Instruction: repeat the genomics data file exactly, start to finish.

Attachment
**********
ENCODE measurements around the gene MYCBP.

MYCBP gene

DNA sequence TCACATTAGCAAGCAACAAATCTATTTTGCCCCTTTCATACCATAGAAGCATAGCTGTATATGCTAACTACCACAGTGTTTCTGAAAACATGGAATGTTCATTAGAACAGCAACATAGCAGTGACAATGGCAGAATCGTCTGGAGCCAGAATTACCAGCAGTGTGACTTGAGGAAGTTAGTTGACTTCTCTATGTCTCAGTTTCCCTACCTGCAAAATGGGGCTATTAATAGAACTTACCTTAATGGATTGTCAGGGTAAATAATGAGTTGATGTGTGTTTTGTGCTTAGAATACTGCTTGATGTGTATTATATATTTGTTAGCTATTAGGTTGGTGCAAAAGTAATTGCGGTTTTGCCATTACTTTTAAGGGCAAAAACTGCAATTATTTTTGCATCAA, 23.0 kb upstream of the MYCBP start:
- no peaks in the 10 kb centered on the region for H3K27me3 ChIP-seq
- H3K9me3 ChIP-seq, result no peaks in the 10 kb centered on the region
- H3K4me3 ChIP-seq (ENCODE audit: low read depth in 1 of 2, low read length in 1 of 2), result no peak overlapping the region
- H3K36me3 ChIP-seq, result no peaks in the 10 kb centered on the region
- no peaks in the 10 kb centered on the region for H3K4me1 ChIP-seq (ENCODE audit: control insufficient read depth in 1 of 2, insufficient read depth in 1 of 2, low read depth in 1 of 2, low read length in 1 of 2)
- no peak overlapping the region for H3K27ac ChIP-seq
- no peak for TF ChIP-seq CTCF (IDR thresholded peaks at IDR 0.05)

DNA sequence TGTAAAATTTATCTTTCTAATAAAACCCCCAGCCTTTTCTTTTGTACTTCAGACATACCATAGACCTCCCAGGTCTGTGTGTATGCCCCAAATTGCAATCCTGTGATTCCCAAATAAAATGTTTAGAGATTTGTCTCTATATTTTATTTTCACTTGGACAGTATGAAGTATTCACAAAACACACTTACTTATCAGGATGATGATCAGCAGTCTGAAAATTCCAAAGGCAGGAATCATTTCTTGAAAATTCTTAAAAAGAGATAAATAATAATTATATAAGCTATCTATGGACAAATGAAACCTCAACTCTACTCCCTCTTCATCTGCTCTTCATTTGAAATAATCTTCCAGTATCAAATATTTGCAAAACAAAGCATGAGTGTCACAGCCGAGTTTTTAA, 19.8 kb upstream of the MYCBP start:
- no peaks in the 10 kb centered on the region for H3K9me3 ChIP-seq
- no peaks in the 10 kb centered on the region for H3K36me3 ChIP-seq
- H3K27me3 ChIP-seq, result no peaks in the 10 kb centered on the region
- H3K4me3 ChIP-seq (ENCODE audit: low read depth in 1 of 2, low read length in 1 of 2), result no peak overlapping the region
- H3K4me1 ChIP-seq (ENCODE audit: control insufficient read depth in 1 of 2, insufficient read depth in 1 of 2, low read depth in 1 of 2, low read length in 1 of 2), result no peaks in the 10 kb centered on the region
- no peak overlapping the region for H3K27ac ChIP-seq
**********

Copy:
ENCODE measurements around the gene MYCBP.

MYCBP gene

DNA sequence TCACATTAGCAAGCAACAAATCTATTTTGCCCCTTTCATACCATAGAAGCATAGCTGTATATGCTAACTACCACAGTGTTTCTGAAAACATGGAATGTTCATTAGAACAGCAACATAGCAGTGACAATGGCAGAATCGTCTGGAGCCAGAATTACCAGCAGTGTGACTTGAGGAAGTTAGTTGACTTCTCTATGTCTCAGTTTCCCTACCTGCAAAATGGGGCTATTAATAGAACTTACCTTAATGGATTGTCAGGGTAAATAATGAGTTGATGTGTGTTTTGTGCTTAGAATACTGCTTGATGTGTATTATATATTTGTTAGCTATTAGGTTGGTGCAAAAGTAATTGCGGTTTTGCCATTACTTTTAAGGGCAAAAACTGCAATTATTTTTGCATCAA, 23.0 kb upstream of the MYCBP start:
- no peaks in the 10 kb centered on the region for H3K27me3 ChIP-seq
- H3K9me3 ChIP-seq, result no peaks in the 10 kb centered on the region
- H3K4me3 ChIP-seq (ENCODE audit: low read depth in 1 of 2, low read length in 1 of 2), result no peak overlapping the region
- H3K36me3 ChIP-seq, result no peaks in the 10 kb centered on the region
- no peaks in the 10 kb centered on the region for H3K4me1 ChIP-seq (ENCODE audit: control insufficient read depth in 1 of 2, insufficient read depth in 1 of 2, low read depth in 1 of 2, low read length in 1 of 2)
- no peak overlapping the region for H3K27ac ChIP-seq
- no peak for TF ChIP-seq CTCF (IDR thresholded peaks at IDR 0.05)

DNA sequence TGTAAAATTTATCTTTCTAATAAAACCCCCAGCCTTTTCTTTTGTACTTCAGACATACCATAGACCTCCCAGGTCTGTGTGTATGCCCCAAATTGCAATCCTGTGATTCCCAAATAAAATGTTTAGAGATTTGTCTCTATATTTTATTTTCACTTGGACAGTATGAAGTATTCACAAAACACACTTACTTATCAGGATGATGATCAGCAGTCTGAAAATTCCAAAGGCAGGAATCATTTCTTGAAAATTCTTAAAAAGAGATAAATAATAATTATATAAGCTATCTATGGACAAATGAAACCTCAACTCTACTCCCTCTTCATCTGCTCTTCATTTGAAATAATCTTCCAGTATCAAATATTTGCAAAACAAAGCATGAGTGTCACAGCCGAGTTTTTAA, 19.8 kb upstream of the MYCBP start:
- no peaks in the 10 kb centered on the region for H3K9me3 ChIP-seq
- no peaks in the 10 kb centered on the region for H3K36me3 ChIP-seq
- H3K27me3 ChIP-seq, result no peaks in the 10 kb centered on the region
- H3K4me3 ChIP-seq (ENCODE audit: low read depth in 1 of 2, low read length in 1 of 2), result no peak overlapping the region
- H3K4me1 ChIP-seq (ENCODE audit: control insufficient read depth in 1 of 2, insufficient read depth in 1 of 2, low read depth in 1 of 2, low read length in 1 of 2), result no peaks in the 10 kb centered on the region
- no peak overlapping the region for H3K27ac ChIP-seq